Historian and conservative media scholar Nicole Hemmer argued that there was a political strategy in the focus on the leak. “Talking constantly about Roe actually being overturned could be damaging for the Republican Party in this year’s midterms,” she said, considering that a majority of Americans support upholding Roe.

“It’s a strategic decision,” said Charlie Sykes, a conservative former radio host and founder of the Bulwark. “A huge part of the art of spinning is deciding what to talk about and what to ignore.”

By 4 p.m. Tuesday, the terms “leak” or “leaked” had been mentioned 213 times on Fox News programs, compared with 146 times on MSNBC and 86 times on CNN.

Politico scoop on Supreme Court draft opinion triggers media intrigue

News organizations that lean to the center or left were far more likely to focus on the impact of the Alito ruling. On MSNBC, correspondent Yamiche Alcindor reported from the Jackson, Miss., abortion clinic at the center of the Supreme Court case, discussing how women seeking services there would be affected.

“My concern is not being upset about a leak,” former Planned Parenthood president Cecile Richards said in an interview on the network. “My concern is being upset that five justices on the Supreme Court have taken it upon themselves to end a constitutional right that women have had for nearly 50 years.”

Major daily newspapers dug into the question of what a Roe overturn could mean for individual citizens and the nation at large — the Boston Globe citing analysts who think the Alito ruling could open the door to a federal abortion ban, the Minneapolis Star-Tribune examining its impact on antiabortion legislation in Minnesota and neighboring states, the Los Angeles Times describing efforts to make California a “sanctuary” that would welcome abortion-seekers from across the country.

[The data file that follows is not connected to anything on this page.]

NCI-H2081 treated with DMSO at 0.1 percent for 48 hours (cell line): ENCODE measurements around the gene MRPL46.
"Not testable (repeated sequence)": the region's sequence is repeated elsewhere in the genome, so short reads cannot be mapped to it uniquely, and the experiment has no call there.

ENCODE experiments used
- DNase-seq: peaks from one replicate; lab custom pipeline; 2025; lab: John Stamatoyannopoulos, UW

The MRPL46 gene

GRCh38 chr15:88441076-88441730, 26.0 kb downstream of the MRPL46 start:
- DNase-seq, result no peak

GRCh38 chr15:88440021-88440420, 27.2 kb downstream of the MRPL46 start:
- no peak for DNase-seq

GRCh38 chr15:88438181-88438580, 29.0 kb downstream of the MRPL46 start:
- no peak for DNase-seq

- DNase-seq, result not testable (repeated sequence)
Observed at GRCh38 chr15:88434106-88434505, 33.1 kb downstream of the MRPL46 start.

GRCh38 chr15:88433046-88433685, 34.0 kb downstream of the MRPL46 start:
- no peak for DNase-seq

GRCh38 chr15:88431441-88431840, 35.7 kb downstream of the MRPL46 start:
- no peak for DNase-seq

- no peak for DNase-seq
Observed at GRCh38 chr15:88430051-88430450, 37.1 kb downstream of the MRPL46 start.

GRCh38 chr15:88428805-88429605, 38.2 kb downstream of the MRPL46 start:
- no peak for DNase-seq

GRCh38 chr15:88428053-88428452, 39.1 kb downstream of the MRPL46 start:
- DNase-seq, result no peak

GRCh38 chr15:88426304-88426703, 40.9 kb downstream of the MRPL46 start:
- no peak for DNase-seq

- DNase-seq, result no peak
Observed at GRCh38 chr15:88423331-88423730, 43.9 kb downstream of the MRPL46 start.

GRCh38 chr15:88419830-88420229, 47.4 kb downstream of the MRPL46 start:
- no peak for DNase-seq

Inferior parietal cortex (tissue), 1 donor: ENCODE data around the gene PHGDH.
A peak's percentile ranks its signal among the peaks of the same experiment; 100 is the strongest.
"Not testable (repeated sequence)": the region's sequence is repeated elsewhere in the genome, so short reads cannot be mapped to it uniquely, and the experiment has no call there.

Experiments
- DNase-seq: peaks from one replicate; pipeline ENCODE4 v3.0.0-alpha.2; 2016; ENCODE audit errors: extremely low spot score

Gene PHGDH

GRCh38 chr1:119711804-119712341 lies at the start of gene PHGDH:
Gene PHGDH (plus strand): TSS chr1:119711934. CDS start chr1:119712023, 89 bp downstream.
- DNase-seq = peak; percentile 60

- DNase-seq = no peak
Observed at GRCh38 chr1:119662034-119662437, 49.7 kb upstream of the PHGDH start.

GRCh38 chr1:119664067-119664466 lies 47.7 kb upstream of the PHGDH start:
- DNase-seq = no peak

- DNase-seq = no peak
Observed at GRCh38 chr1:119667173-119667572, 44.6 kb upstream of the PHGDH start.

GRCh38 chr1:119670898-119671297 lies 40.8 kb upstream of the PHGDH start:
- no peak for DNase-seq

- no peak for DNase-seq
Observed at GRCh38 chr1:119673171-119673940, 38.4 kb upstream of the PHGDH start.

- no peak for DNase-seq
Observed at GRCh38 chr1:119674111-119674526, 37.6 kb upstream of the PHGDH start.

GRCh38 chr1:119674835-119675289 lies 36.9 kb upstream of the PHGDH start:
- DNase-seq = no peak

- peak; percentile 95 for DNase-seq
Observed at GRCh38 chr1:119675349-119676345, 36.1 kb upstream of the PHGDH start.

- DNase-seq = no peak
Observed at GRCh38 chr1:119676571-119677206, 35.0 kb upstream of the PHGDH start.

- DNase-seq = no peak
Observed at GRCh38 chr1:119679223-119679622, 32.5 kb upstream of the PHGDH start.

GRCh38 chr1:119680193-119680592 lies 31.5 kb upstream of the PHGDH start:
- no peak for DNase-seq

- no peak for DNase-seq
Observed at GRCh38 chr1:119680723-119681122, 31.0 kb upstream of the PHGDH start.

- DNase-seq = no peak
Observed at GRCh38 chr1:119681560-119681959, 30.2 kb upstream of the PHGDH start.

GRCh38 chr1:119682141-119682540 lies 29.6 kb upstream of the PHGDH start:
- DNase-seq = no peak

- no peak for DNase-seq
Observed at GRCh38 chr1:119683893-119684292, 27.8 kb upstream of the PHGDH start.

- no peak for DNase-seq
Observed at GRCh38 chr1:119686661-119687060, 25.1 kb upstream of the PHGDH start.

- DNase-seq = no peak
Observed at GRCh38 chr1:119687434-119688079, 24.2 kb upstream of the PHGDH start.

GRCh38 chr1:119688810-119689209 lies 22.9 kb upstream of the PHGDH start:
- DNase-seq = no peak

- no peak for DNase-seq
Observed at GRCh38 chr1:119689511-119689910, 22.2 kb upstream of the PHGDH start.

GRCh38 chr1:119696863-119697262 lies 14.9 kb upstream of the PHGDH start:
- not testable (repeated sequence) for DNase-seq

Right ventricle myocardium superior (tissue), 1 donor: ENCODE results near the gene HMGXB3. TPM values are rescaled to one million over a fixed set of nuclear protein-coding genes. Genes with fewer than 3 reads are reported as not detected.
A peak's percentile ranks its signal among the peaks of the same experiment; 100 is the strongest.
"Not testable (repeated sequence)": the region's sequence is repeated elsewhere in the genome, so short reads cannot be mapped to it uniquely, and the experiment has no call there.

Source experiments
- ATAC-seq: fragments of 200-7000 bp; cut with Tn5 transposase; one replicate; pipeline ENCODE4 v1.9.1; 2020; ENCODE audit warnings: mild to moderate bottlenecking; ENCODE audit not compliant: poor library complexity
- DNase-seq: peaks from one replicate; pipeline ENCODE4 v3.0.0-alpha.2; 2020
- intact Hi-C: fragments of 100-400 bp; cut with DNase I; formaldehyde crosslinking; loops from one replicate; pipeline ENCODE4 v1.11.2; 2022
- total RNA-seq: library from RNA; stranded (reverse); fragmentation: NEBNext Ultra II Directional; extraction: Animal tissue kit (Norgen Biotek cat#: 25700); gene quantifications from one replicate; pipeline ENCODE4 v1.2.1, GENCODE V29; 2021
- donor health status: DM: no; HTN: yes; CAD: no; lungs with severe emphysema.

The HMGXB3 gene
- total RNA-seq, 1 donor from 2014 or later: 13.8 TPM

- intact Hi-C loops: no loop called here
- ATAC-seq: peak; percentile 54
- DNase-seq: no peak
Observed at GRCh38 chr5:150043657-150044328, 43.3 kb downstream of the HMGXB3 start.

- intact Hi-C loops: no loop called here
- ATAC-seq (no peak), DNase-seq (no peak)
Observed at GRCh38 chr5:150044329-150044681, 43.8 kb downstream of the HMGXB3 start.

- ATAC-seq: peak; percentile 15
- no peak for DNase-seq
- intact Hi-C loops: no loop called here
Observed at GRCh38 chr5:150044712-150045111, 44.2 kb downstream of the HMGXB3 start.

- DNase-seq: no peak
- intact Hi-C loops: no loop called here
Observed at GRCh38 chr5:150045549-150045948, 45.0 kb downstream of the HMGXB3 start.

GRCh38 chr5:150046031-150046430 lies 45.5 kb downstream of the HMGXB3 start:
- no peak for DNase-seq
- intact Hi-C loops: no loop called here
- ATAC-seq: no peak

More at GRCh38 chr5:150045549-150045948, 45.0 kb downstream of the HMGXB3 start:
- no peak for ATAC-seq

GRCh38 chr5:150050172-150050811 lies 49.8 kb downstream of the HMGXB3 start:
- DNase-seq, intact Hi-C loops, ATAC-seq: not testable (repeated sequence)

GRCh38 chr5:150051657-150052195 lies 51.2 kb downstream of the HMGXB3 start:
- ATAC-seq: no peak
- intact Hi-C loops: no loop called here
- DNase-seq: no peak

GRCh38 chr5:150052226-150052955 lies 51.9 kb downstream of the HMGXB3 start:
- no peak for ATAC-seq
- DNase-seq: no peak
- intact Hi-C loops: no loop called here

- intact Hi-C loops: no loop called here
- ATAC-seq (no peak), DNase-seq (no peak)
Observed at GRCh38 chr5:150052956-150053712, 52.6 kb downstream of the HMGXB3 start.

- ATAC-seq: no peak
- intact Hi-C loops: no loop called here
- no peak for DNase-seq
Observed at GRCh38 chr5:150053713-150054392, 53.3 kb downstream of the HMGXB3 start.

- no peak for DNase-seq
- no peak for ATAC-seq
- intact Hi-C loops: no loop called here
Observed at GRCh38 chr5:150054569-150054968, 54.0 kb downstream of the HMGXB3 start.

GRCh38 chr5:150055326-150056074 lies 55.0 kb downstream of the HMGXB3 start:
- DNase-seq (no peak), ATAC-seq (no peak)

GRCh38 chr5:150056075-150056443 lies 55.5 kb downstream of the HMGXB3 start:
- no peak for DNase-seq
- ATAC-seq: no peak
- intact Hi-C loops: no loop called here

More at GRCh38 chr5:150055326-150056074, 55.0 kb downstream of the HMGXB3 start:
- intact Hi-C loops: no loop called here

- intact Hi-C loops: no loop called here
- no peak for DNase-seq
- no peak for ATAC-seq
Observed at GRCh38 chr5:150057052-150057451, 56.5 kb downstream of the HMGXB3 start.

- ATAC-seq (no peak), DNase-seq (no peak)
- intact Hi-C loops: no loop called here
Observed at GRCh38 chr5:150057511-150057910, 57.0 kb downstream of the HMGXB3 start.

Yet even these kinds of news organizations found themselves drawn inexorably into the mystery of the Politico scoop — drawing fury from some critics who saw it as a distraction from the effect on reproductive rights. “The New York Times is failing this moment, radically,” charged Rolling Stone writer Tim Dickinson in a tweet commenting on a pileup of headlines on top of the Times website Tuesday: “Chief Justice Calls Leak an ‘Egregious Breach’ of Trust”; “Supreme Court in Disarray After Extraordinary Breach.”

But in a media economy that incentivizes newsiness, it was perhaps inevitable that the discussion of the leak would keep bobbing up to the surface, with algorithms continuing to reward the headlines that kept trickling out about it through Tuesday — from Chief Justice John G. Roberts Jr.’s announcement that he would launch an investigation to outraged comments from McConnell and others.

The main headline on Wednesday’s Washington Post print edition: “Roberts directs investigation into leaked draft.”

Others within mainstream media defended the choice to focus on the dynamics of the leak. “The fact of the leak cannot be separated from its substance,” wrote Adam Liptak of the New York Times. The leak, he argued, was “raising questions about whether the court is capable of functioning in an orderly way.”